There was no camera to record mt first, but here's the story;
I had already called several gobblers in for others to take before I got my first. Some of that was because the bird happened to pass closer to them or before it got to me and some of it was because I helped other hunters score because they couldn't call or didn't know what to do. I had no problem with that though. This day I was hunting by myself at a place I had found what looked to be a favored area for a gobbler to strut near the top of a hill in a small opening. I had my trusty Stevens single shot and my Lynch box call to work with. I was wearing some of the camo my brother gave me after he had left the army. A little after first light I started hearing tree calls and knew I had gotten into the thick of the turkeys. I could see movement on a limb about 45-50 yards in front of me and was startled when gobbling came from the bird moving around. I had never killed one or had one come in for another shooter right at fly down. A few hens flew down and went towards him, while he flew down going away from me. I knew he hadn't seen or heard me come in, nor had the hens, as they were in the trees all around me. I had slipped in that area a full 90 minutes before sunrise and held still & quiet the entire time. I hadn't made any calls for him to shy away from either. Once he got out of sight I cutt a few times on the Lynch and he answered loudly, but kept going away from me. He already had hens, so why should he come to one that wouldn't follow along? Discouraged, I sat tight & decided that maybe he'd cruise back through that area sometime later in the morning.
About 10 minutes after losing contact with that gobbler I threw a few cutts and yelps out just to see if I'd get a response. A hen answered my calls right quick and by her raspy tone I wasn't sure if it was a live hen or if a trespasser had snuck in where they shouldn't be. I got nervous about having another hunter facing me close enough that it could be dangerous. The calls sounded pretty good, but not great. I remember thinking that the caller either needed some practice or if it was a real hen, she needed to give her voice a break because it sounded so rough. It was clear that the "hen" was coming towards me & I started looking for human-shaped movement across the opening from me. I yelped a few times and the rough-sounding hen answered, then a gobbler answered her from about 100 yards to the south through a pine thicket. Now there was a problem. If it was another hunter, that bird was closer to him and he might shoot any direction. If it was a live hen calling, she might tow the gobbler off, even though she had been coming toward my calls.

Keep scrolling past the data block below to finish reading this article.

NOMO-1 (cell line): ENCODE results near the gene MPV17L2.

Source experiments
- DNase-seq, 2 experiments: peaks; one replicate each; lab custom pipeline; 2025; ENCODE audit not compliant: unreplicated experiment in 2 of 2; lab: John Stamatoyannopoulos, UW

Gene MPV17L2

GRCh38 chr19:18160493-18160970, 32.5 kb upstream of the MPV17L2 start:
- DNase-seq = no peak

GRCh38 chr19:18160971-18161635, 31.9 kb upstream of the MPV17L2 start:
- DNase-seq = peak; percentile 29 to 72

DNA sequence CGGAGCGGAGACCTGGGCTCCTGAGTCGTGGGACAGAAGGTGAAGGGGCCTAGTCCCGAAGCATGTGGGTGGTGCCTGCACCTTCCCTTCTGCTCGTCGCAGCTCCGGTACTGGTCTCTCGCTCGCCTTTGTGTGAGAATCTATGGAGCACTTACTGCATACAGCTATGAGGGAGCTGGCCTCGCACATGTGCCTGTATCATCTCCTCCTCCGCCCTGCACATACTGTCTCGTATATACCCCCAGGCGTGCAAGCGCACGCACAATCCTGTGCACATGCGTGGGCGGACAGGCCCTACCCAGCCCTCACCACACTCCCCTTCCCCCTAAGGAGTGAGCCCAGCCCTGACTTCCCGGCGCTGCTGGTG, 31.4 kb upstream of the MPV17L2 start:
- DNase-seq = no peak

It was unusually quiet for what seemed to be too long. I didn't want to chance moving for the call at the risk of getting busted, I half expected to hear a shot at any second, and I couldn't figure where those turkeys might have gone as they were sounding close enough for me to see them. I went for the box and yelped twice. the hen (behind me now) answered with her own yelps. I knew that hen wasn't another hunter as I'd have seen them. The gobbler fired up from closer to me than he had been from across the opening. The live hen was probably a boss hen looking to fight with the hen she'd heard and the gobbler was interested is getting busy with either of the hens he'd been hearing.
At the edge of the thicket, I saw his blue head first and the top of his fan spring up as he spit & drummed about 60 yards away. No answer from the real hen, though I was expecting here to sound off any second from close behind me. The gobbler passed behind some small cedars and blew back up into strut. He then walked toward me directly behind an 8 inch pine where I could only see parts of him out either side of the tree. At 25 yards, he broke into the opening and went into strut again. I could see by his beard that he was not a jake and was worthy of one of my tags. I held steady, the Stevens roared, and the gobbler tumbled.
I didn't weigh that bird, though his beard was thick and over 10 inches long. His spurs were sharp and right at an inch in length. I knew it was not the same bird that had been roosted right there, but probably was one that was trolling for any leftovers the big man had failed to collect. Even though it was a pretty heavy bird, I barely felt his weight as I hiked back toward the truck. The whole hunt had taken less than 20 minutes, or about 1/5th of the time I had been sitting there waiting for daylight. It was so worth it. I felt the weight come off my shoulders and the seasons of frustration end at the same time.
Luck Counts, good or bad